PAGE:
7.3/10
341
26 user 3 critic

You Never Can Tell (1951)

Unrated | | Comedy, Fantasy | 23 September 1951 (USA)
An ex-police/army dog (German Shepherd), named Rex inherits a fortune from an eccentric millionaire. But someone poisons him for his fortune, and he gets to go back to earth as a human ... See full summary »

Director:

Writers:

(story), (screenplay) | 1 more credit »
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Cast

Complete credited cast:
...
Rex Shepherd
...
Ellen Hathaway
...
Golden Harvest aka Goldie Harvey
...
Perry Collins
Albert Sharpe ...
Grandpa Hathaway
Lou Polan ...
Police Sergeant Novak
Frank Nelson ...
Police Lt. Gilpin
William Vedder ...
Nicholas, Lindsay Butler (as Will Vedder)
Frank Gerstle ...
Detective
...
Detective Lt. Louie Luisetti (as Ott George)
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Storyline

An ex-police/army dog (German Shepherd), named Rex inherits a fortune from an eccentric millionaire. But someone poisons him for his fortune, and he gets to go back to earth as a human detective to bring his killer to justice, and protect the girl who used to look after him. Written by Kathy Li

Plot Summary | Add Synopsis

Taglines:

A picture for people who think they've seen EVERYTHING!

Genres:

Comedy | Fantasy

Certificate:

Unrated | See all certifications »
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Details

Country:

Language:

Release Date:

23 September 1951 (USA)  »

Also Known As:

One Never Knows  »

Company Credits

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Technical Specs

Runtime:

Sound Mix:

(Western Electric Recording)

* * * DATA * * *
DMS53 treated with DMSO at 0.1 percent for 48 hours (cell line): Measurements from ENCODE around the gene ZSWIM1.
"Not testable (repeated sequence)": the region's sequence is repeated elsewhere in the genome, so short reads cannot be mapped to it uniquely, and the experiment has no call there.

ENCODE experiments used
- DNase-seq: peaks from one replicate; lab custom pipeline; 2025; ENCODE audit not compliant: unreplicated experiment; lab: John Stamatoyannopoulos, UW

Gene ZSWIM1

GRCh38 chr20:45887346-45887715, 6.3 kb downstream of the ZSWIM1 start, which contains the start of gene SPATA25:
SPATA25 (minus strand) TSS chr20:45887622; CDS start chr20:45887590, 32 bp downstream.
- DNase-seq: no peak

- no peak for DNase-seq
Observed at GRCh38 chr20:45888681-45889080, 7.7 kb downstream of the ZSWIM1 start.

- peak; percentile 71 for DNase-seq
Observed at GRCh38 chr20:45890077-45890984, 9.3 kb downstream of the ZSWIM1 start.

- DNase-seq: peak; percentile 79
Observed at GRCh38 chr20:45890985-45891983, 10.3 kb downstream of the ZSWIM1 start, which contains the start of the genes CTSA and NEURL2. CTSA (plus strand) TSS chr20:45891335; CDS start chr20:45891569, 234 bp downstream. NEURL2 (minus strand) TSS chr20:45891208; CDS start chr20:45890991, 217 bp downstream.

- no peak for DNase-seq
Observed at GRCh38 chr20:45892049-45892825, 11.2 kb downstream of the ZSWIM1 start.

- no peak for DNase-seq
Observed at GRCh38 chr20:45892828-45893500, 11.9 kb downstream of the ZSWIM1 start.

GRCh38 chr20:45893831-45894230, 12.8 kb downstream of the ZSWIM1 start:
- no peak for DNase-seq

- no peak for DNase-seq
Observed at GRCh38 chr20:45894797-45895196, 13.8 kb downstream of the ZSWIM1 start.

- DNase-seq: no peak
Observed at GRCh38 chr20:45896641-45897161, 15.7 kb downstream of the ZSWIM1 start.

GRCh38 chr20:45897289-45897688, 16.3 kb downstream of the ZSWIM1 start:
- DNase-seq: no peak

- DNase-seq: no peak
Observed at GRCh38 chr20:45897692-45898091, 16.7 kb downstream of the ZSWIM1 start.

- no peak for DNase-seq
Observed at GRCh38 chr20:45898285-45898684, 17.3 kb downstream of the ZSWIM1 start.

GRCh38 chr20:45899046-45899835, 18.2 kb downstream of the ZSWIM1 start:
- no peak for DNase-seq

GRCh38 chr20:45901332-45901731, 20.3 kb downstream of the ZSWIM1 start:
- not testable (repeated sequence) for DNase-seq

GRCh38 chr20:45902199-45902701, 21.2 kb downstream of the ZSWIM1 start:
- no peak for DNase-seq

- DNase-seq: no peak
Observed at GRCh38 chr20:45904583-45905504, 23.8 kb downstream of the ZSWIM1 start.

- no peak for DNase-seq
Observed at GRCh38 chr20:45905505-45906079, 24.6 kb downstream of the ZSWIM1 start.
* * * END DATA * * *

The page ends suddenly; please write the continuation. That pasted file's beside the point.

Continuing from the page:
Aspect Ratio:

1.37 : 1
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Did You Know?

Quotes

Rex Shepherd: Oh Goldie, these are humans we're dealing with. You can't tell them the truth and expect them to believe it.
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User Reviews

 
Pretty Doggone Good
24 January 2002 | by (Houston, Texas, USA) – See all my reviews

I first saw this low-budget black-and-white film at the age of fourteen, promptly forgot the forgettable title, but never forgot the premise or the wonderfully waggish Dick Powell. Now, many years later I've remembered the title and managed to obtain a VHS copy from an online auction house, and as an adult in pretty good standing, I can report that it's still rather delightful.

The premise: "King," a German shepherd dog, inherits a fortune, is poisoned by a heartless villain, and his spirit is taken up to "Beastatory." There he asks for a chance to return to earth as a "humanimal" in order to clear up the circumstances surrounding his own death. His request is granted, and he is installed in a Film Noir-ish office as a salty private eye with the whimsical name of Rex Shepherd, accompanied by a Kentucky thoroughbred filly as his secretary Goldie (Joyce Holden).

The casting is exquisite. Dick Powell, though really quite a nice-looking actor, always struck me as having a slightly canine look; I believe he succeeded so well in private-eye roles partly because of the perception that he would doggedly "sniff out" the truth. The next-in-line heiress (Peggy Dow) is pretty and wholesome. The butler and the housekeeper are suspiciously sinister. The heiress's boyfriend is suspiciously affable. And a host of minor characters bear traces of resemblance to various breeds of dogs.

The whole family, from about eight years up, can enjoy this film on different levels. But you'd best like corn, and I don't mean popped.

6/10


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